The 2016 World Series has been the championship series of Major League Baseball’s (MLB) 2016 season. The 112th edition of the World Series, it was a best-of-seven playoff involving the National League (NL) winner Chicago Cubs and the American League (AL) winner Cleveland Indians, the very first meeting of those franchises in postseason history. The show was performed between October 25 and November 2 (although Sport 7 ended slightly after 12:00 am local time on November 3). The Indians had home-field advantage because the AL had won the 2016 All-Star Game. This was the last World Series to possess home-field advantage dependent on the All-Star Game results; since 2017, home-field advantage has been given to the team with the better record.
The Cubs defeated the Indians 4 games to 3 to win their first World Series since 1908. Game 7, an 8–7 victory in 10 innings, marked the fifth time that a Game 7 had gone into extra innings and the first since 1997 (which, coincidentally, the Indians also dropped ). It was also the very first Game 7 to have a rain delay, which occurred as the tenth inning was about to start. The Cubs became the sixth team to come back from a 3-1 deficit to win a best-of-seven World Series, following the 1925 Pittsburgh Pirates, the 1958 New York Yankees, the 1968 Detroit Tigers, the 1979 Pittsburgh Pirates, and the 1985 Kansas City Royals.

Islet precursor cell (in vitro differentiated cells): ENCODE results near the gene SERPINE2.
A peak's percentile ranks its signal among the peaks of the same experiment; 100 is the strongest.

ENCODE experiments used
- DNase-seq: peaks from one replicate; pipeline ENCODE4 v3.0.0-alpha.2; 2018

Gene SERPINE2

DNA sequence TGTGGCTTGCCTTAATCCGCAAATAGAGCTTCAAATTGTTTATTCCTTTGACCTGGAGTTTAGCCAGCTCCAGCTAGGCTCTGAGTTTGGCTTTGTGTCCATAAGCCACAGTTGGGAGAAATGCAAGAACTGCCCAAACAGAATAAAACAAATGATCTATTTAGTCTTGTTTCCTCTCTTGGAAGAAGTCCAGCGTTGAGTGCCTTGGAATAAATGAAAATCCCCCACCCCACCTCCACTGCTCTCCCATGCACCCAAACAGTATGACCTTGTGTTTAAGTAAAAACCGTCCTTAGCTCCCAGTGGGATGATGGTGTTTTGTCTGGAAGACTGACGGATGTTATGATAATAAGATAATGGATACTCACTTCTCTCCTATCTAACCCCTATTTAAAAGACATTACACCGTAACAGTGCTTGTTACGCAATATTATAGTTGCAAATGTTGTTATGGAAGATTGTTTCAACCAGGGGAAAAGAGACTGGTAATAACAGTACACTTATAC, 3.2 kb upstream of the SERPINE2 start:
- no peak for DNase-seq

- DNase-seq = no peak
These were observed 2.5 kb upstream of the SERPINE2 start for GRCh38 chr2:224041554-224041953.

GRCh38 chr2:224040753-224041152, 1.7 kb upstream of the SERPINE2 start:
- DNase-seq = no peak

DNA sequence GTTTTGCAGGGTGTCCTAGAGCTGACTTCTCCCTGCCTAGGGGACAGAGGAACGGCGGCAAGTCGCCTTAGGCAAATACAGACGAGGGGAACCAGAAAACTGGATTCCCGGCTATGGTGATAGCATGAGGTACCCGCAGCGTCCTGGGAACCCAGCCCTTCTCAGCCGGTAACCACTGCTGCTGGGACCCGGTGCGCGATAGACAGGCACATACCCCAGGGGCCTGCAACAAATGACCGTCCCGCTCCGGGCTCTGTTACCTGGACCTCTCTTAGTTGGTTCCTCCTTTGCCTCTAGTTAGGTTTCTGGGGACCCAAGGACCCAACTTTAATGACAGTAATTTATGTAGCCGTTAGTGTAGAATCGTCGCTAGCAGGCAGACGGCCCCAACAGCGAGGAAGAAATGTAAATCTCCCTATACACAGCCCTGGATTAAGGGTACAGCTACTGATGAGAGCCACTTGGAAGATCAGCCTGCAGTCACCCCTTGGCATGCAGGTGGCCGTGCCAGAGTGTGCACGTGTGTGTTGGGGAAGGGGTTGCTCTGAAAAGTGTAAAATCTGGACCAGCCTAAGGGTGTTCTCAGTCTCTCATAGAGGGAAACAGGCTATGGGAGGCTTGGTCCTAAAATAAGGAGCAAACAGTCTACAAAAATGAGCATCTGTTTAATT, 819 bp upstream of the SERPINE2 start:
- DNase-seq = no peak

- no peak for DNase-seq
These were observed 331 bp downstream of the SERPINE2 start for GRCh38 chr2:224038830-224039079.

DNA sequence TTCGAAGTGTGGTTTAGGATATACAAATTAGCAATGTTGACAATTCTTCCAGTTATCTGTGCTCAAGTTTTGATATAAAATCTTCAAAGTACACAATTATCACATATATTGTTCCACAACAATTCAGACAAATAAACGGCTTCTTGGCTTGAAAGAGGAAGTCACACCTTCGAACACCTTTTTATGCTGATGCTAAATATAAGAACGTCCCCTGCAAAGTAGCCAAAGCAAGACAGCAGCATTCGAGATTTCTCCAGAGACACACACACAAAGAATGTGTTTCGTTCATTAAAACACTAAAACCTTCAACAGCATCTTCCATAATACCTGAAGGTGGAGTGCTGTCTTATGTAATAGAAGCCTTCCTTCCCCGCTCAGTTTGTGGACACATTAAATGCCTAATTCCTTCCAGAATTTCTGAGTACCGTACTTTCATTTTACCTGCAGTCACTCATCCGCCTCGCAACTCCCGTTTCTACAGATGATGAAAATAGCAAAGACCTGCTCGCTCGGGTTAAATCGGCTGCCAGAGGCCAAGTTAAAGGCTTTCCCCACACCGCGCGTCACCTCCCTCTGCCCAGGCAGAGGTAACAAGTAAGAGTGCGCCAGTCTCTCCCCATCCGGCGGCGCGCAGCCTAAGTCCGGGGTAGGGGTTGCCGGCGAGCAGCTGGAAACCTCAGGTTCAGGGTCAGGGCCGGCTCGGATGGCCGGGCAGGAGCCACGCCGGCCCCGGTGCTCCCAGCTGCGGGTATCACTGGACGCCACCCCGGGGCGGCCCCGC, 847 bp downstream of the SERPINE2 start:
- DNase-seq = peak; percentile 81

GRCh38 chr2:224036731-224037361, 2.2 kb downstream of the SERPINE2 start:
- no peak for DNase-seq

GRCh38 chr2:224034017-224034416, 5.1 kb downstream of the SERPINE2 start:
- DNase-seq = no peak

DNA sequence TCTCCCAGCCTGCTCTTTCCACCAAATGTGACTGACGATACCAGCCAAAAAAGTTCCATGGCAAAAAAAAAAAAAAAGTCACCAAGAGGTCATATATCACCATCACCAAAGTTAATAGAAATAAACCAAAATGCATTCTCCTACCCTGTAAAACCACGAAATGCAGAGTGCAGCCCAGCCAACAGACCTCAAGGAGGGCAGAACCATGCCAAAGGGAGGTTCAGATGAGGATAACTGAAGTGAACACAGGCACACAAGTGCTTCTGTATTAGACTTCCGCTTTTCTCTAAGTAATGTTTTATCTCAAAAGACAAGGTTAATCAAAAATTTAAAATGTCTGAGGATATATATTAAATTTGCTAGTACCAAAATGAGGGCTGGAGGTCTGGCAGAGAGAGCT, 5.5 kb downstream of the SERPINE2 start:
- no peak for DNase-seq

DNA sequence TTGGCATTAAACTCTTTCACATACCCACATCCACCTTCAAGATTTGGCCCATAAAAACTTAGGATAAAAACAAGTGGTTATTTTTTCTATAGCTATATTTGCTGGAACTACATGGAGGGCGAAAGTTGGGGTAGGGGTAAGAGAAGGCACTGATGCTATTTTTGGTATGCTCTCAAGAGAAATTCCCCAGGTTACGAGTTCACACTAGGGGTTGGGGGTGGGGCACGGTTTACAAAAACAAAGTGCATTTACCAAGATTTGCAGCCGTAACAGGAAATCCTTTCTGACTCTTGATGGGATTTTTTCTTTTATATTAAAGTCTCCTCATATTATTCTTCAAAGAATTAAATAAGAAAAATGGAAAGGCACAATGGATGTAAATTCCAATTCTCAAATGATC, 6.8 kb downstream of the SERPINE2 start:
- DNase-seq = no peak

The Cubs, playing within their eleventh World Series and their first since 1945, won their third championship and first since 1908, finishing the longest world championship drought in North American professional sports history. It had been the Indians’ sixth appearance in the World Series and their first since 1997, with their last Series win having come from 1948. Both teams entered their matchup since the two franchises with the longest World Series name droughts, a joint 176 years without a championship. Cleveland manager Terry Francona, who had previously won World Series titles with the Boston Red Sox in 2004 and 2007, fell short in his bid to become the third largest director to win his first few trips into the Fall Classic, following Casey Stengel and Joe Torre.

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